Food produced around the Fukushima nuclear disaster site could be making its way on to British shelves because of loopholes in safety rules, The Independent can reveal.
Products contaminated by radiation, including tea, noodles and chocolate bars, have already been exported from Japan under the cover of false labelling by fraudsters.
In pictures: How the fraud works
Experts warned that Britain’s food regulations were not strong enough to prevent these kinds of contaminated products – which are fraudulently marked as coming from radiation-free regions of Japan – from entering the UK. This raises the prospect of mildly carcinogenic ingredients entering the food system.
The alarm is being sounded after Taiwanese investigators uncovered more than 100 radioactive food products which had been produced in Fukushima but falsely packaged to give their origin as Tokyo.
The Fukushima disaster in March 2011 released radiation to the atmosphere – even outside the food-production exclusion zone The Fukushima disaster in March 2011 released radiation to the atmosphere – even outside the food-production exclusion zone (EPA)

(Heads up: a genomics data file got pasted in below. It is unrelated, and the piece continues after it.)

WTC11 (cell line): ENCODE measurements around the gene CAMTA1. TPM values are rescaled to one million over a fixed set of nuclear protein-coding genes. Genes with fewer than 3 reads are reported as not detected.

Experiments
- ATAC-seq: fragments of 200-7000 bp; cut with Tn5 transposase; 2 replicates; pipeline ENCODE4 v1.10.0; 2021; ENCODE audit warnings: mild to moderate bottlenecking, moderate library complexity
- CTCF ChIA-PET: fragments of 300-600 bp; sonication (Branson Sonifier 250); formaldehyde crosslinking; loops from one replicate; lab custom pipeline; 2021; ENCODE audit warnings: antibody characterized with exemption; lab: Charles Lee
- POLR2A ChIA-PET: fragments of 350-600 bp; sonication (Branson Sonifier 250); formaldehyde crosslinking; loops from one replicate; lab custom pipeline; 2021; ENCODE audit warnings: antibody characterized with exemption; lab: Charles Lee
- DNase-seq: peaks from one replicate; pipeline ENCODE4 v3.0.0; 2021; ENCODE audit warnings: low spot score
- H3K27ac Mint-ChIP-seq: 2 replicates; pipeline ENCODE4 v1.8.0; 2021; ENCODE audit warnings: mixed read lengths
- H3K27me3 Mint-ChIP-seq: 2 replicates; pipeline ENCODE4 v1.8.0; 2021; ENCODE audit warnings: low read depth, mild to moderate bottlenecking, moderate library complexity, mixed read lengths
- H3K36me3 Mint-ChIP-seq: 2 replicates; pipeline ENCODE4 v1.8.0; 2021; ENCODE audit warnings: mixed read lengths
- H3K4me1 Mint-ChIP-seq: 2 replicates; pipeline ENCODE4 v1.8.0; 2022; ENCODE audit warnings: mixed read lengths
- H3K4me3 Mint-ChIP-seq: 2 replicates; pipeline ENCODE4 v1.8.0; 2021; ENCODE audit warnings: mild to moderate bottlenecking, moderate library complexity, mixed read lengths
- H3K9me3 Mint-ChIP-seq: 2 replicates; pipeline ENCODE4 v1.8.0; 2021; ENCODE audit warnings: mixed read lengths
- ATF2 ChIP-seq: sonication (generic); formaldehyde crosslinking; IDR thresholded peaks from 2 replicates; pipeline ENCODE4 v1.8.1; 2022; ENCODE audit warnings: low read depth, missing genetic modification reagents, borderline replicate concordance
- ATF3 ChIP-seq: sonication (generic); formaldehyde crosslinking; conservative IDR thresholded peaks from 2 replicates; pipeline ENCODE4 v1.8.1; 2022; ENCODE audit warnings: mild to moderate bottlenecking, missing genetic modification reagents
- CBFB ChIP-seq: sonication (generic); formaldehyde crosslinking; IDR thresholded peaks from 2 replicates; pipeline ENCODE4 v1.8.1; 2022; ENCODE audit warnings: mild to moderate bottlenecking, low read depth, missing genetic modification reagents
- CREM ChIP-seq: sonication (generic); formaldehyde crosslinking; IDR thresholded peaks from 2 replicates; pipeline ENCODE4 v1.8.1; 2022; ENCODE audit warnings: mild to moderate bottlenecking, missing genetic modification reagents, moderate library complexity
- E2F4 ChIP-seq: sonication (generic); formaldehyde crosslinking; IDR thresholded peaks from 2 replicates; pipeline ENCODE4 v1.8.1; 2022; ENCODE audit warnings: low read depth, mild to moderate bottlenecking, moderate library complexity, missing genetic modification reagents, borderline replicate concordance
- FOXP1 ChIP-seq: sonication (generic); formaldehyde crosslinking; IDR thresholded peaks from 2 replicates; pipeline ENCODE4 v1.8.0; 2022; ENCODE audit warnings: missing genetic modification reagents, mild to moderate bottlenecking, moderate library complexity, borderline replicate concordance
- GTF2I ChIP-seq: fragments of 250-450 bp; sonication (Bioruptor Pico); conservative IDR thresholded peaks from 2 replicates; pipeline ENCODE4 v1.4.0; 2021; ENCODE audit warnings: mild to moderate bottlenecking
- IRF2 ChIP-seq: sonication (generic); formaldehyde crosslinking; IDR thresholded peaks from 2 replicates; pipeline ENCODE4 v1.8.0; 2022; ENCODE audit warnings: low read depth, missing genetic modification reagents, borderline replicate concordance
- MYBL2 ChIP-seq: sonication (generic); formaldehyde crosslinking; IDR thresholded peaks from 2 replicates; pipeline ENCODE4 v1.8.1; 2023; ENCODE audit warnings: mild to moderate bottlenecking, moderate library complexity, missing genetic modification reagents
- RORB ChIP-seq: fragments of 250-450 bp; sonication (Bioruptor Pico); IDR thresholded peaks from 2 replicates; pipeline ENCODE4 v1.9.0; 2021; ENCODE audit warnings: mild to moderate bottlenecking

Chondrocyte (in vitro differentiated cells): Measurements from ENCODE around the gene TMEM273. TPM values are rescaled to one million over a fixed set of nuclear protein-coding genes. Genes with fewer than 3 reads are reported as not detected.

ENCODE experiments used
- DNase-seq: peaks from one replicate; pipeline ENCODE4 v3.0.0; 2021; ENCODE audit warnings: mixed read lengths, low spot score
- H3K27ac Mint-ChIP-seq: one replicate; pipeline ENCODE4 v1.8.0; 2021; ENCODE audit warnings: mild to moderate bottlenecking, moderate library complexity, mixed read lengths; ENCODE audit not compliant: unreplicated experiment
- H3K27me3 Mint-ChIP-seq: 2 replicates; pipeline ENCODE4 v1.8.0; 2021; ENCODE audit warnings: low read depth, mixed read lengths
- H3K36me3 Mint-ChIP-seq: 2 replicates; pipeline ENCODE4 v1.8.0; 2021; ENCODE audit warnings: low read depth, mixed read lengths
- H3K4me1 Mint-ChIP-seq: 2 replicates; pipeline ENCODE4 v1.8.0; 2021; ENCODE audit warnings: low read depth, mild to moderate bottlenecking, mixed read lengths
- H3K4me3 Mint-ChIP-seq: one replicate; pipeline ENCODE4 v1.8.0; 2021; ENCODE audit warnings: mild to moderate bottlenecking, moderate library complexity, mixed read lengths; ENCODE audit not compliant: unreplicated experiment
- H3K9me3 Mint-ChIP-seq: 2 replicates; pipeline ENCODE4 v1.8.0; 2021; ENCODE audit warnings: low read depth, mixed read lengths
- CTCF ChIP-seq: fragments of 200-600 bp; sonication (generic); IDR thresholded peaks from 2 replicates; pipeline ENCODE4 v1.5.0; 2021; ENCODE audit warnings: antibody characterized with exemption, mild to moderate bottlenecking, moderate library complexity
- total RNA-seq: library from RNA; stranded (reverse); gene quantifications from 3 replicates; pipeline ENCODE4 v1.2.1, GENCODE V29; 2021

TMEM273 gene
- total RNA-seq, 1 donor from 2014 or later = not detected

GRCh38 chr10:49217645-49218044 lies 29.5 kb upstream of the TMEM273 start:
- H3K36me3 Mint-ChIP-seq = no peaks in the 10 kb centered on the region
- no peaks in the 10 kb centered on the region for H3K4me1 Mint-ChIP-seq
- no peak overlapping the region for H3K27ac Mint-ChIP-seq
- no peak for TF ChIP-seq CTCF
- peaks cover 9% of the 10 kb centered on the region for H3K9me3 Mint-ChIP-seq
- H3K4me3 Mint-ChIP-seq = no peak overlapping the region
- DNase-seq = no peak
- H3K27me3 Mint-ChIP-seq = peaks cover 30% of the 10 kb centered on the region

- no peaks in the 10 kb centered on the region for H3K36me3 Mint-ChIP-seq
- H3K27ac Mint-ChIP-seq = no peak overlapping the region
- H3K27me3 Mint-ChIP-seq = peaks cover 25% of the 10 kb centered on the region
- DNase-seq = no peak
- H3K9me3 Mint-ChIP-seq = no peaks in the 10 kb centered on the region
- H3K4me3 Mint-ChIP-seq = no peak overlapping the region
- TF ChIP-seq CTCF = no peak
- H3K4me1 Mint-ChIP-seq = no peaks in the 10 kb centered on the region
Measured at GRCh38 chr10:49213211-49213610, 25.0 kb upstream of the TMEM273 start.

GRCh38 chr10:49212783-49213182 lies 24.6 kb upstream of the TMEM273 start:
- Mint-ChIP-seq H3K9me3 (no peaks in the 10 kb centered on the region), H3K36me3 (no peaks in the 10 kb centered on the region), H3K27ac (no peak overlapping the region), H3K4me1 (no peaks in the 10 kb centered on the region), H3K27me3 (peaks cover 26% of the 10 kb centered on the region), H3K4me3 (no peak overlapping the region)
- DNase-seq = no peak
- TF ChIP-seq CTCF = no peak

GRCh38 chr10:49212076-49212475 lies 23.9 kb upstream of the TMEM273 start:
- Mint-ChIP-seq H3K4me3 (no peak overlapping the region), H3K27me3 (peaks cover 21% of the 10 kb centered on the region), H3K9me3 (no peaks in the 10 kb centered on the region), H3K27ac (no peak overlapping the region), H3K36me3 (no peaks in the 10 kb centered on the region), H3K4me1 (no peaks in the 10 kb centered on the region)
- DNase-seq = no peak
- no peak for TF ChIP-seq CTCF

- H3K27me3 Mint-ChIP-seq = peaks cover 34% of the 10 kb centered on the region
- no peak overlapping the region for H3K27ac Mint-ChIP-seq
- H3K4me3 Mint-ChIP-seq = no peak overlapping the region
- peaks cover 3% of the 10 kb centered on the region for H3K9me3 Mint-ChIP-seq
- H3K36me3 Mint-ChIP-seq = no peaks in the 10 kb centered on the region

There is no firm evidence that any radioactive food has entered the UK, but experts say there is a risk, and products could already have arrived.
“I suspect what has happened in Taiwan might well have already happened in the UK. Intermediary supply chain middlemen can buy food in bulk and package and label as they like – before shipping them to the UK,” said Alastair Marke, a fellow at the Royal Society of Arts and principal adviser in London to Shantalla, a food safety consultancy.
“Although we have adopted one of the world’s most comprehensive and stringent traceability laws, the UK has virtually no control over how foods are processed, manufactured and packaged in Japan.”
Any food produced for export in the “danger zone” around Fukushima, in northern Japan, must be declared as such so that it can be tested for radiation before leaving the country and again when it reaches the UK border.